Get to the choppa!
RFDelie's Avatar
Brutus is the man, always listen to him. I am not the most experienced one here. But I am a self taught pilot who has crashed alot and built/rebuilt my own heli from scratch so I have learned a lot of lessons the hard way.

My advice: A good rule of thumb, do a preflight check every 2 to 3 flights and check all of your screws for movement. You dont have to re-tighten, infact if you do have threadlocker in there you will break your threadlocker that you previously applied. You just have to check the screw for play. Also visually check the rotor head and make sure your blade holders do not have any extra play (to check the feathering shaft).

I have three types of headlocker. Locktite blue and red, and plastic threadlocker. I use red on my feathering shaft and blue on all metal to metal screws. Then I use the plastic threadlocker for the screws that go into plastic. You dont need alot of it, I usually put a drop on and then blot it off so that the threadlocker is just inside the threads of the screw. On places like the feathering shaft you use a tooth pick and apply the threadlocker to the inside of the shaft (not the screw).

It is unusual for the servo screws to back out, but if your heli has any issues at all that can cause a vibration or wobble any screws can start to back out.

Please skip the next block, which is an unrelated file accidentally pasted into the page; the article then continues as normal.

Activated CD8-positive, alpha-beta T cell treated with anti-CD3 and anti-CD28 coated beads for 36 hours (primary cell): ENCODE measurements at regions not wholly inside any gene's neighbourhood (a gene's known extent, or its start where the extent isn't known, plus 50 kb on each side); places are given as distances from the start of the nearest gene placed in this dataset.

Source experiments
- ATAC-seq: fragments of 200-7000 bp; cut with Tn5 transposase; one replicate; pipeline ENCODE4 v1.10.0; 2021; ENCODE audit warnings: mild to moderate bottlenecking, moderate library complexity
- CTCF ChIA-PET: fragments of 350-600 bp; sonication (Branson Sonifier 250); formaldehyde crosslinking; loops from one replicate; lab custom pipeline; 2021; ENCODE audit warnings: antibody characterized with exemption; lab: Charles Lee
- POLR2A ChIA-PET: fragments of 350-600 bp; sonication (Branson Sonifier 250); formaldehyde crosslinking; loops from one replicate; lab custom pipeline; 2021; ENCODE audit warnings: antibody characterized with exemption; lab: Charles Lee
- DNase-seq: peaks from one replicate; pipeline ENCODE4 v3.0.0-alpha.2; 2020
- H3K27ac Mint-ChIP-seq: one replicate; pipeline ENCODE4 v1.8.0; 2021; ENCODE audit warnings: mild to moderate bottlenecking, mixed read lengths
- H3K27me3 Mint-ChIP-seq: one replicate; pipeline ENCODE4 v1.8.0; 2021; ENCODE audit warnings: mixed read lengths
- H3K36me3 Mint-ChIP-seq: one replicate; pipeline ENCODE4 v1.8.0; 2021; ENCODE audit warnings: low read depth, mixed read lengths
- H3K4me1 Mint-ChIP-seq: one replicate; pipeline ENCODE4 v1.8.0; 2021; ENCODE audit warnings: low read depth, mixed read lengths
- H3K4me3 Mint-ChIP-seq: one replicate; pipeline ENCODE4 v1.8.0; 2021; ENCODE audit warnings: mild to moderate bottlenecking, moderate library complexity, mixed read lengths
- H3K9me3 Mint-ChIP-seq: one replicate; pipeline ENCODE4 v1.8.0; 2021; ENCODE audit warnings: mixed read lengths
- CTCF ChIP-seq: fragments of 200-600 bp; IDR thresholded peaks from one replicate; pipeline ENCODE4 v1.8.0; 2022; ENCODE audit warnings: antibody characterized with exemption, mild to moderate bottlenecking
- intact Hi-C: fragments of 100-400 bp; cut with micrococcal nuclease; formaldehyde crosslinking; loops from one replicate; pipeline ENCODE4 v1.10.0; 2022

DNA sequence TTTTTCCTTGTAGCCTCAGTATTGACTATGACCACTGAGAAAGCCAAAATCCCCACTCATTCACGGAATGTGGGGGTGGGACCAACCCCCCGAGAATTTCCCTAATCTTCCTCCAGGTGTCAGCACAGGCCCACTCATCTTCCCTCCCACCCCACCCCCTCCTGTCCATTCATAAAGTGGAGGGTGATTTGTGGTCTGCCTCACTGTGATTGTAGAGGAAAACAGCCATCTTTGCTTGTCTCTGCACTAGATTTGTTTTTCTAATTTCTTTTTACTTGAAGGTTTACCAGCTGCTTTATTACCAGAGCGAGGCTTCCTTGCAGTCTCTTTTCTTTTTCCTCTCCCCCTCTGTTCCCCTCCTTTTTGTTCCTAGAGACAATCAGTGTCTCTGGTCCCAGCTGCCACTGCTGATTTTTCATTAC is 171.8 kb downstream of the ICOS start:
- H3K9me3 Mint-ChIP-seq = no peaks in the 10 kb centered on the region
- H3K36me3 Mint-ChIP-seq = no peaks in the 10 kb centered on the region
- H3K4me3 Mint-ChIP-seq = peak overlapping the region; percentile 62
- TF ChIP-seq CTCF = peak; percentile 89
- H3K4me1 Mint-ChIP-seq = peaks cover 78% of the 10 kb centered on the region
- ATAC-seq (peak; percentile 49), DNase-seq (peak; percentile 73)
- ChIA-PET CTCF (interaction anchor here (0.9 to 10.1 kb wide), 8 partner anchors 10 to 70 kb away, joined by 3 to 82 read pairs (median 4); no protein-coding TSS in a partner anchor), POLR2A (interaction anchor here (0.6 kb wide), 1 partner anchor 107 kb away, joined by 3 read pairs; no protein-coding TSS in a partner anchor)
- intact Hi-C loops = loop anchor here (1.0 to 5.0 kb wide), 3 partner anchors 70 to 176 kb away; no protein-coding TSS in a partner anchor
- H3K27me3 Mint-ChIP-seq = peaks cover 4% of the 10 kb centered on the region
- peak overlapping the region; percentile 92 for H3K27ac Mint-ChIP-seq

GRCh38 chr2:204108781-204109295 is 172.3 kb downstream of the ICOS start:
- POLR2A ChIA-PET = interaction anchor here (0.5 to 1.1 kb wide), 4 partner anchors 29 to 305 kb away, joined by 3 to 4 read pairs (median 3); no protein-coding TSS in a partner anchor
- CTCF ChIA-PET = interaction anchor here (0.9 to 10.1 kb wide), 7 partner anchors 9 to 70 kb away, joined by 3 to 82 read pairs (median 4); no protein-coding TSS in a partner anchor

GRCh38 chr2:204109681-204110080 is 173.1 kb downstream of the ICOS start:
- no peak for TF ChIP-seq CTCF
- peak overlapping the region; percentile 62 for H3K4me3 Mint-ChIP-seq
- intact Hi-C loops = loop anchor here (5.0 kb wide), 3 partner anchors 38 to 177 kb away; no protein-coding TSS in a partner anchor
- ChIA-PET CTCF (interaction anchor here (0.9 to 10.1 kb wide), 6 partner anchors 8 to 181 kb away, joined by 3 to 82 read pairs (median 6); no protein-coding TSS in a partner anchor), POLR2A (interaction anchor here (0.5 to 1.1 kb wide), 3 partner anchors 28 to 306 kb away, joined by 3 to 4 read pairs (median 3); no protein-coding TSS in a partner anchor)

My advice:

-When in doubt use threadlocker
-Don't over apply the threadlocker
-Make sure you do not have any vibration problems
-Perform preflight checks every 2 to 3 flights.

Follow those steps and you will never have a problem like that again.
Nov 10, 2012, 05:38 PM
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finguz's Avatar
RFdelie, you use red on your feathering shaft? I noticed that I had to start cleaning my screws before re-thread locker'ing them back in the shaft. When I do this a lot of stuff comes off, and the screw is clean as a whistle. I just use my shirt or a rag and screw the bolt into the cloth. I also recently started noticing how much oil or grease can get into that hole of the feathering shaft. Blue loctite started failing me until I started obsessively cleaning my screws threads and the part's threads, now it works again, that and I had some binding so that doesn't help.

Brutus: I'm glad you took it so well, I just read it funny and didn't want anyone else to also, especially someone potentially just starting in the hobby coming across this forum. Trust me you know a lot more about this stuff than I do.
Nov 10, 2012, 06:13 PM
Get to the choppa!
RFDelie's Avatar
Ya, I switched to the red, its really not that big of a deal. I can still easily get the screws out. They just don't move on their own. I noticed that the align manual called for it so I figured I would give it a try. My last crash was a bad one. I was practicing my nose in hover on my street and a nasty gust of wind hit me, my heli shot up and over into a power line. I cut the throttle right away (the last thing I wanted to do was chop through a power line) and it fell like a log onto the concrete, among other things I had to replace my head and feathering shaft, along with my main shaft and tail boom. Since I was starting over I decided to try out the red, so far with good results.